Antibody techniques were used for several years to detect histone modifications. Unfortunately, the diversity of modification patterns severely restricted the design of specific antibodies that could be used for genome-wide analysis (Villar-Garea & Imhof 2006). The evolution of analytical techniques led to the use of mass spectrometry to locate the exact modification sites, allowing for a more widely applicable technique for evaluating histone modifications. Villar-Garea et al. (2008), for example, used a mass spectrometric method to investigate histone modifications. Most recently, histone variant analyses were also conducted using mass spectrometry (Zhang et al. 2007a; Wu et al. 2009).

Perspectives

  1. Top of page
  2. Abstract
  3. Introduction
  4. DNA methylation in plants
  5. Histone modifications in plants
  6. Other epigenetic patterns
  7. Determination of DNA methylation and histone modifications’ loci
  8. Perspectives
  9. Acknowledgments
  10. References

Although the epigenetic code has not been fully defined, there is an increasing number of opportunities for its application, particularly with the rapid development of genome-wide high-resolution sequencing. In mammals, epigenetic modification can control ontogenesis and can be changed by some diseases such as cancer and some mental diseases. In the case of double fertilization in plants, epigenetic modification is quite distinct between the zygote and primary endosperm cell. Some epigenetic research of endosperm reveals that it is a typical model for imprinting studies. Moreover, enzymes of de novo DNA methylation in plants are more diverse than in mammals since plants accomplish methylation via a siRNA combined mechanism. Analysis of histone modifications in Arabidopsis show that some nonconserved sites on different histones are modified (Zhang et al. 2007a). Plants are excellent models for studying epigenetics, and epigenetic performers in plants are diverse and intricate as they participate in both plant development and regulation of the stress response. The main modifications and pathways that have been clearly detected and discussed in this article are shown in Figure 1. While there are surprisingly few differences in DNA sequences among advanced organisms, gene expression can be radically different. Studies on epigenetics can deepen our understanding of how epigenetic-regulated DNA expression controls plant development and stress tolerance. DNA methylation plays a major role in either regulating gene expression or guiding other epigenetic mechanisms to function at the right time and place. However, many questions remain, such as how DNA methylation influences other modification patterns and what mechanisms are engaged to realize those modifications. Further, it has been shown that the same DNA methylation pattern may function differently under different circumstances, and that DNA methylation is very dynamic at different stages of plant growth and development (Law & Jacobsen 2009). With regard to histone modifications like lysine acetylation and methylation, and considering that there have been several studies on N-tail modifications, attention should be focused on how these diverse modifications function jointly in gene regulation or cell differentiation, and on the triggers that induce these modifications. The review completed by Cedar & Bergman (2009) on the correlations between DNA methylation and histone modification in mammals provided significant examples that could be applied to plant research. Although some epigenetic analyses in plants have uncovered fascinating models of the interplay between DNA methylation and histone modifications, comparative research on plant epigenetics will be much more complex because plants are easily affected by the external environment and there are multiple epigenetic responses in plants.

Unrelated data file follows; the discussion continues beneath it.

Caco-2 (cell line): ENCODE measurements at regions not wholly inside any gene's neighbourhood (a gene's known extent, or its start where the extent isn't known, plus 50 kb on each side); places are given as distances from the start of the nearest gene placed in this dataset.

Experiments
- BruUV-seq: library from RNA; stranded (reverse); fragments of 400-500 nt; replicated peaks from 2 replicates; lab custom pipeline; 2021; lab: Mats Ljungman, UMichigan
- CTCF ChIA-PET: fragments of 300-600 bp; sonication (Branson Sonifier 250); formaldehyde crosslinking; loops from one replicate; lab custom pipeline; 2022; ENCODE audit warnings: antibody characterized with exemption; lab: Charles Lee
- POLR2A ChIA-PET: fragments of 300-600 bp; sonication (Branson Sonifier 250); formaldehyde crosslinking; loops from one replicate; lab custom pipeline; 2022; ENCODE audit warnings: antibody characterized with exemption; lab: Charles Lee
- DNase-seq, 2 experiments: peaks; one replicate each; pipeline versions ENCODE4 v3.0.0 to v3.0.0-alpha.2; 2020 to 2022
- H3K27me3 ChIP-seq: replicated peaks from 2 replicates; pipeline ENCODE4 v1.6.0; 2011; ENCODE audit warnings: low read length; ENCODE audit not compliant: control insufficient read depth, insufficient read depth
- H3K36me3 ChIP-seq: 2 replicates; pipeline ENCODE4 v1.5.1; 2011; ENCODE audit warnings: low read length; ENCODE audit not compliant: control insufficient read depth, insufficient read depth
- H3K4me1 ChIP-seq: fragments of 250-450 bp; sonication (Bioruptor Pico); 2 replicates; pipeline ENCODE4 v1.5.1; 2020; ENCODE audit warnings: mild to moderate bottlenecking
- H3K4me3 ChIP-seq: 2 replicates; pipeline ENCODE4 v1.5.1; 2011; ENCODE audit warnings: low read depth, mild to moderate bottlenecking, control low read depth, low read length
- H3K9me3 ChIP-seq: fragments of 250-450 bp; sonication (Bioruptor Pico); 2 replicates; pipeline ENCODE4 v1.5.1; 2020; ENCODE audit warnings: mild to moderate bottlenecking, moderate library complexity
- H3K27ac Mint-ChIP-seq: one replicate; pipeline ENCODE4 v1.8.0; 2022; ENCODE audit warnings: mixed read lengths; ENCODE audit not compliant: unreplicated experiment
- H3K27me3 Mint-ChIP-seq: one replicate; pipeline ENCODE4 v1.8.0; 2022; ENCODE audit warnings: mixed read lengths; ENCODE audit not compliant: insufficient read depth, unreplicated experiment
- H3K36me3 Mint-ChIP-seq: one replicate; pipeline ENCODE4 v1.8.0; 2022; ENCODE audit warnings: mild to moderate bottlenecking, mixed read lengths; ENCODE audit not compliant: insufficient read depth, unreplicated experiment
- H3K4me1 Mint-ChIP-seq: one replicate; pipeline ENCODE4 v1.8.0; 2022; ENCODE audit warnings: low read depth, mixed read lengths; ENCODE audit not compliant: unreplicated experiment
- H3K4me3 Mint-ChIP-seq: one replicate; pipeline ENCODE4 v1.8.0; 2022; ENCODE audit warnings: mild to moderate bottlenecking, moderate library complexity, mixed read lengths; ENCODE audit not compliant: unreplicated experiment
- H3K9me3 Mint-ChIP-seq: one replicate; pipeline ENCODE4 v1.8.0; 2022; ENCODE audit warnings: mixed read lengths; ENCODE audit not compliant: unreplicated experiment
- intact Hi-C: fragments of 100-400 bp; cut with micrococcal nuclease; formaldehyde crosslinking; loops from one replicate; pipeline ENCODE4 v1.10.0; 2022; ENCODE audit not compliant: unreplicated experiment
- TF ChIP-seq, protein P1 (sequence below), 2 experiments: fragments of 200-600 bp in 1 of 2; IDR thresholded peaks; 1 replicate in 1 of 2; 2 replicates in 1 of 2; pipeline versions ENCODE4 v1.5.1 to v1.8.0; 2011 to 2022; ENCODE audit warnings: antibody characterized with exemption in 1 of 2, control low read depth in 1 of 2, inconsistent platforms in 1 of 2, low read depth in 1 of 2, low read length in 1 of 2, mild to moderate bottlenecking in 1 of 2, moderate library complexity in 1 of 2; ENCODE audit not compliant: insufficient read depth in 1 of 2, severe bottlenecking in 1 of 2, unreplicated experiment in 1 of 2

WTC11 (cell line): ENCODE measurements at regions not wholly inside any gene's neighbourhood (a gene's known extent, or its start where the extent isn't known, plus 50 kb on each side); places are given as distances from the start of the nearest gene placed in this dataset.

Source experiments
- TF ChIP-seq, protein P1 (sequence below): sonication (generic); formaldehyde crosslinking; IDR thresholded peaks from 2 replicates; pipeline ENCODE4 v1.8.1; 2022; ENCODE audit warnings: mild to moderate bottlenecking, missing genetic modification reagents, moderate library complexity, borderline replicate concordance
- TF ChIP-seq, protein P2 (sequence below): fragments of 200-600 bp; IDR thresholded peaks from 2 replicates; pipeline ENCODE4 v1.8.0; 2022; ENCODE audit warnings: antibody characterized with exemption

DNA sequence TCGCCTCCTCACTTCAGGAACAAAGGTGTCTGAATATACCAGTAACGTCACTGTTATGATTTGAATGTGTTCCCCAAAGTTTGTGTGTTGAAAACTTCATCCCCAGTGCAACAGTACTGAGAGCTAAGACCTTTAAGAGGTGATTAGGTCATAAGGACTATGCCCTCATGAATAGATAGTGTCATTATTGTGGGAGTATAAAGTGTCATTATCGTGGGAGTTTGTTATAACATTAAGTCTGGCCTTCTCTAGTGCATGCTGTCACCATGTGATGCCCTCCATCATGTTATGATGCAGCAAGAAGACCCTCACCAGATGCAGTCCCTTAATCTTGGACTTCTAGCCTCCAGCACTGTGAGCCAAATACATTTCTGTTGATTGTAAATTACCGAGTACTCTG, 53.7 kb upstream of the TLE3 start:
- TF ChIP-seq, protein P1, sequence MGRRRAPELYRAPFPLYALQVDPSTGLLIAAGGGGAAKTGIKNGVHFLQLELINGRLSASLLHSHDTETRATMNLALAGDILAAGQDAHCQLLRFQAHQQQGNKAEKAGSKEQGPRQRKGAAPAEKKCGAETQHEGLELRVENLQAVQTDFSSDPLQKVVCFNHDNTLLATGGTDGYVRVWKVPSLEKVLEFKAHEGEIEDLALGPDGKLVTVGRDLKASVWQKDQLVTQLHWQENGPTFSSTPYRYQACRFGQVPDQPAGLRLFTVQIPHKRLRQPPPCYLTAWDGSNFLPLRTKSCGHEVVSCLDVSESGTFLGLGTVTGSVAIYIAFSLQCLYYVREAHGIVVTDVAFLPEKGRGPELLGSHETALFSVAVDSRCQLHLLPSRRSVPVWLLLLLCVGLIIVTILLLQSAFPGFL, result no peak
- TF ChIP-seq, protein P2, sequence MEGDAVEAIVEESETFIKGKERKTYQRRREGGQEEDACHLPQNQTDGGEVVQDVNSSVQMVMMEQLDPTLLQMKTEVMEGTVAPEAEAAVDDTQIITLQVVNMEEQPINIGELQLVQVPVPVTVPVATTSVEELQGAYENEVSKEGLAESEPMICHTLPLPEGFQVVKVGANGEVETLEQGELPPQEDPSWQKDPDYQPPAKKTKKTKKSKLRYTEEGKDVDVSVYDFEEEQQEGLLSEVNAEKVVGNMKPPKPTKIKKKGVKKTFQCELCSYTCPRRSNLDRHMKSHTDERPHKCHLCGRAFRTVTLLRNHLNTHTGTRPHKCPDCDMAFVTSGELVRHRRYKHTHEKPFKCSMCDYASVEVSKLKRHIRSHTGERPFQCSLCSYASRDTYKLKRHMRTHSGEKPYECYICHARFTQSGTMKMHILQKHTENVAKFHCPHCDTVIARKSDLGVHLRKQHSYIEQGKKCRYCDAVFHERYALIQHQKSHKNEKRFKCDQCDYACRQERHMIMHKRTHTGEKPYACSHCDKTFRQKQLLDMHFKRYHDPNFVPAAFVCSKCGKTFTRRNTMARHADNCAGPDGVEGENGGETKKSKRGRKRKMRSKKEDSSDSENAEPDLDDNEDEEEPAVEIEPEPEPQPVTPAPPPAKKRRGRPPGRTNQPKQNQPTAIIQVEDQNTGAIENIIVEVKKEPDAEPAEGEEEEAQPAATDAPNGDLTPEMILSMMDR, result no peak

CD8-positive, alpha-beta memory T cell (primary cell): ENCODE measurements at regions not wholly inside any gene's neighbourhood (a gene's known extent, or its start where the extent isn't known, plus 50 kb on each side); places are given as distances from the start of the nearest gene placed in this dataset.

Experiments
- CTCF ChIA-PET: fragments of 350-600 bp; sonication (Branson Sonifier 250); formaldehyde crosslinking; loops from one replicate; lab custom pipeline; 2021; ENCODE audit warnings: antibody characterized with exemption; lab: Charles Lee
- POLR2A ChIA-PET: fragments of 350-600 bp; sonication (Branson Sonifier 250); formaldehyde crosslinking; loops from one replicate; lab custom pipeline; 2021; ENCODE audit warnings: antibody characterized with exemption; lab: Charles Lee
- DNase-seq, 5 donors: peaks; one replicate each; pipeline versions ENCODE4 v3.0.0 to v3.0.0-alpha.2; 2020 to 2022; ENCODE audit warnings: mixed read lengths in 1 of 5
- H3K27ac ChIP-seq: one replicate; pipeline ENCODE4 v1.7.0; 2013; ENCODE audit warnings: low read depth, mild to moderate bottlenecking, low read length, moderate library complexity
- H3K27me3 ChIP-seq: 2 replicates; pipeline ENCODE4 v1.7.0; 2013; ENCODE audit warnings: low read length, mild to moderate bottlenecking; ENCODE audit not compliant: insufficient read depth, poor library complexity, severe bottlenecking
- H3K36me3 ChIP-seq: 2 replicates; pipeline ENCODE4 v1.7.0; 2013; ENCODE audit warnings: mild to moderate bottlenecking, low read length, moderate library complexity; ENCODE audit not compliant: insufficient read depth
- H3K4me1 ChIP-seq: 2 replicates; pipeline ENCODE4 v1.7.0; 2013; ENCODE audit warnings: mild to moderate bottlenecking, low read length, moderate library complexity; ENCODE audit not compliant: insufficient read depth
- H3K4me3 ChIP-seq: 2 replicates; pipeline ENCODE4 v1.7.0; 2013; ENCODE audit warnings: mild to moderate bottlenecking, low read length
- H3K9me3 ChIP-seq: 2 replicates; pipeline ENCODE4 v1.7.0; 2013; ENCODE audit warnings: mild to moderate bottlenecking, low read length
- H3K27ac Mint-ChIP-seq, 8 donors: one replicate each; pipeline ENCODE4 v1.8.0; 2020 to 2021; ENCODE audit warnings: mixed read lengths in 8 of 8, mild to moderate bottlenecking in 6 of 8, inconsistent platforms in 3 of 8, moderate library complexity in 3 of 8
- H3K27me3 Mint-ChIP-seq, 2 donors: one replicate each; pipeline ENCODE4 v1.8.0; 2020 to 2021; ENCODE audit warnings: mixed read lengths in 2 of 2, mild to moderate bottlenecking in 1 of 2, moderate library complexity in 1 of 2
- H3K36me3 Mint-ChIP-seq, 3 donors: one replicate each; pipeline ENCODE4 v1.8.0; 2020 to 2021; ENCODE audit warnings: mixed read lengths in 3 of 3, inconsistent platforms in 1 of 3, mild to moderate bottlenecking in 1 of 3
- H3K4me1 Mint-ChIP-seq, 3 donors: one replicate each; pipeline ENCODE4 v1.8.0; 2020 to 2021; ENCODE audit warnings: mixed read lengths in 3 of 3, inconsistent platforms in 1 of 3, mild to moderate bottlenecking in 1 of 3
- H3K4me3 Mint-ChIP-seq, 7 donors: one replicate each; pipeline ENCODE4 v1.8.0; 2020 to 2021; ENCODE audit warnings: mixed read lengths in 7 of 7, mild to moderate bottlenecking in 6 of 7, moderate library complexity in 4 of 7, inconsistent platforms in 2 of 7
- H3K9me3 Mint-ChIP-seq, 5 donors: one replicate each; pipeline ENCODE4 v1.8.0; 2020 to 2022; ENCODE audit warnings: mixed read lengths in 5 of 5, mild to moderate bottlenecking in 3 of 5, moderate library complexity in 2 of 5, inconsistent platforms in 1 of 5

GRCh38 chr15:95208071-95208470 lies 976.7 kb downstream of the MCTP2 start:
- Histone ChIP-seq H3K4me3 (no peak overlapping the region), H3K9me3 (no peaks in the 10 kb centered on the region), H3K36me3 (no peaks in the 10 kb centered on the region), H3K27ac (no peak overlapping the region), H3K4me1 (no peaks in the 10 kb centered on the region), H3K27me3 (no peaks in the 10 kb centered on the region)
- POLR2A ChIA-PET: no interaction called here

Acknowledgments

  1. Top of page
  2. Abstract
  3. Introduction
  4. DNA methylation in plants
  5. Histone modifications in plants
  6. Other epigenetic patterns
  7. Determination of DNA methylation and histone modifications’ loci
  8. Perspectives
  9. Acknowledgments
  10. References

This work was supported by the National Natural Sciences Foundation of China (30771326, 30971743), the National High Technology Research and Development Program of China (“863” Program) (2008AA10Z125), and the Program for New Century Excellent Talents in University of China ([NCET-07-0740). We are grateful to our German colleagues for the kind support and communication under the MoST and BMBF collaboration program (2009DFA32030, CHN 08/001).

References

  1. Top of page
  2. Abstract
  3. Introduction
  4. DNA methylation in plants
  5. Histone modifications in plants
  6. Other epigenetic patterns
  7. Determination of DNA methylation and histone modifications’ loci
  8. Perspectives
  9. Acknowledgments
  10. References